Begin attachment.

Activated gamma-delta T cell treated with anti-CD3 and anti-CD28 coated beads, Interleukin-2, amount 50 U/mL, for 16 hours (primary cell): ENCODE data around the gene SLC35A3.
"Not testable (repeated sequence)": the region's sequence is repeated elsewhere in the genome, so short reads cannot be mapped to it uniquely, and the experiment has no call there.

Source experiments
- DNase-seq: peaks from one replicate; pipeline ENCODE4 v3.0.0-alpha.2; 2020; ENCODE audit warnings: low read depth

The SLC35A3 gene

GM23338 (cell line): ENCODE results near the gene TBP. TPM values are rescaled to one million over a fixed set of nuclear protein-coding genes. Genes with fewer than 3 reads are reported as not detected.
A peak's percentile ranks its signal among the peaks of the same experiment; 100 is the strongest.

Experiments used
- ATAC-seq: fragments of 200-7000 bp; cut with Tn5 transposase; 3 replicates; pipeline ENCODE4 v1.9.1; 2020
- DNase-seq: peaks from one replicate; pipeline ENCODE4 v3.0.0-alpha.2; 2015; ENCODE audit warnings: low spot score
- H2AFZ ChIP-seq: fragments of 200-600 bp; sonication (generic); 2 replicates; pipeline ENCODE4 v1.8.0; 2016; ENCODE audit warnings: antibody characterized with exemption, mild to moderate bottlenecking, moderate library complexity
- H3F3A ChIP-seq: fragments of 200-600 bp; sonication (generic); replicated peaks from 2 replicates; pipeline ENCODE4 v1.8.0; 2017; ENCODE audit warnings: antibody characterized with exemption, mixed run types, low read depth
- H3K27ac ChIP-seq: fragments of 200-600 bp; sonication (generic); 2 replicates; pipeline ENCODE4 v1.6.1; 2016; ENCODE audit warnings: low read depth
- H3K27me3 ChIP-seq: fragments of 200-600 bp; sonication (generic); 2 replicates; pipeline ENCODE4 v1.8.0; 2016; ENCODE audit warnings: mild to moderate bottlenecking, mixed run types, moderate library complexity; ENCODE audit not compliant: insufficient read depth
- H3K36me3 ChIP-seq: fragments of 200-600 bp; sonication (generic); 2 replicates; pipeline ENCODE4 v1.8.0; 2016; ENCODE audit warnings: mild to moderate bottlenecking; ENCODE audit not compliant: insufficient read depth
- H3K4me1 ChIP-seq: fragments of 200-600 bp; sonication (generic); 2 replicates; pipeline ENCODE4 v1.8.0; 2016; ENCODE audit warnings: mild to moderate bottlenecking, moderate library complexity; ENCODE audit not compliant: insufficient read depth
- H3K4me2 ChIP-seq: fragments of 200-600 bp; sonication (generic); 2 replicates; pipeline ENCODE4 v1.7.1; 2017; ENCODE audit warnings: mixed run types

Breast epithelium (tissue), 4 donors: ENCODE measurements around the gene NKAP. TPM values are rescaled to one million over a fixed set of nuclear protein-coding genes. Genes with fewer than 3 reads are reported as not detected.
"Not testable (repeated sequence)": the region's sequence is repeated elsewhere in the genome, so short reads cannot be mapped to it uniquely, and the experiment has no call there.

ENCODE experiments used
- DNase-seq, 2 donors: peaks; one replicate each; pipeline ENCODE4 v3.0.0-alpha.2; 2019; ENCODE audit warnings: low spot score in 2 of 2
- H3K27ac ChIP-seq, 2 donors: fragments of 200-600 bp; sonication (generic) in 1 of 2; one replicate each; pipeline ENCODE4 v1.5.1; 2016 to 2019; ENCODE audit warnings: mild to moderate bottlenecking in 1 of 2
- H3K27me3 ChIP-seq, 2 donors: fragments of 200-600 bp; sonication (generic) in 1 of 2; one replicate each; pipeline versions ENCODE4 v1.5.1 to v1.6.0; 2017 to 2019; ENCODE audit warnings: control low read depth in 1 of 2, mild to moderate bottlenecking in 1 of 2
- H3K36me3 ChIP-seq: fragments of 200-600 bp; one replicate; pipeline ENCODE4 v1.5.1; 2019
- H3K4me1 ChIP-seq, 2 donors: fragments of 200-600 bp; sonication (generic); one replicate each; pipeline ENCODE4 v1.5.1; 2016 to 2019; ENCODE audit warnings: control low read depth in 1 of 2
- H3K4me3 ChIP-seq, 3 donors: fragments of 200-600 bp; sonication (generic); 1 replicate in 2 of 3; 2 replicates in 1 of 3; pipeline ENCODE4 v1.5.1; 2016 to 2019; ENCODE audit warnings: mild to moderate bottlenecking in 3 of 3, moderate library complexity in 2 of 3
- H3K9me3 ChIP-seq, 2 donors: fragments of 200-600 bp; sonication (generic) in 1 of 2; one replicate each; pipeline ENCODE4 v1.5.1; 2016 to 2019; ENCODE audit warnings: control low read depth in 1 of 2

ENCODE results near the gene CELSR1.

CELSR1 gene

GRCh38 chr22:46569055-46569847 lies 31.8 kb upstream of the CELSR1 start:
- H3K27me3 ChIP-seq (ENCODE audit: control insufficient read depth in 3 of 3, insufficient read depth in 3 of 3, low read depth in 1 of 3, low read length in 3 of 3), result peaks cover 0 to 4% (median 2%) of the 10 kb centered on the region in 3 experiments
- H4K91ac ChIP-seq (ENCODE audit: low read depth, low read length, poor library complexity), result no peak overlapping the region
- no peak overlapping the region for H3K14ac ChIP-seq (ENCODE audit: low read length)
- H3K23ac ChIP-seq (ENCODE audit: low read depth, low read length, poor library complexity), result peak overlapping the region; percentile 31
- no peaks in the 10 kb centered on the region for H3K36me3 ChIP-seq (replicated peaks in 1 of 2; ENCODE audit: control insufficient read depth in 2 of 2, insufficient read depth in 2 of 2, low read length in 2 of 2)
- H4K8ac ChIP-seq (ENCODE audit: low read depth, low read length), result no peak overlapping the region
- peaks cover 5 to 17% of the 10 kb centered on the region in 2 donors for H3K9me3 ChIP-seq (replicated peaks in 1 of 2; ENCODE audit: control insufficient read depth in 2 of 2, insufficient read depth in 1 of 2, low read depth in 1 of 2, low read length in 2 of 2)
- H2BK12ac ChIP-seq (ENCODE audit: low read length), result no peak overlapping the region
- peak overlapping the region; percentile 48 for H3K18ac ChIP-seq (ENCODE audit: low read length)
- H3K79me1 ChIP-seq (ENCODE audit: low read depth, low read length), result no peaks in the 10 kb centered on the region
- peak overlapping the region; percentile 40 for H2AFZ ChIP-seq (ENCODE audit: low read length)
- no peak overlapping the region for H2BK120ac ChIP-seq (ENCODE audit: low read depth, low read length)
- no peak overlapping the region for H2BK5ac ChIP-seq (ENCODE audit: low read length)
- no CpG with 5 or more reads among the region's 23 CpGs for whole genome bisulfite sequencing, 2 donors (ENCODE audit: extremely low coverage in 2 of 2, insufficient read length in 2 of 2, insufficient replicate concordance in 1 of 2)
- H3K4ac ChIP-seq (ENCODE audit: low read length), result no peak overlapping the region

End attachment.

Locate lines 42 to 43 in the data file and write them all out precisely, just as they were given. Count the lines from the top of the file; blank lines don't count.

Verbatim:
- no peak overlapping the region for H2BK120ac ChIP-seq (ENCODE audit: low read depth, low read length)
- no peak overlapping the region for H2BK5ac ChIP-seq (ENCODE audit: low read length)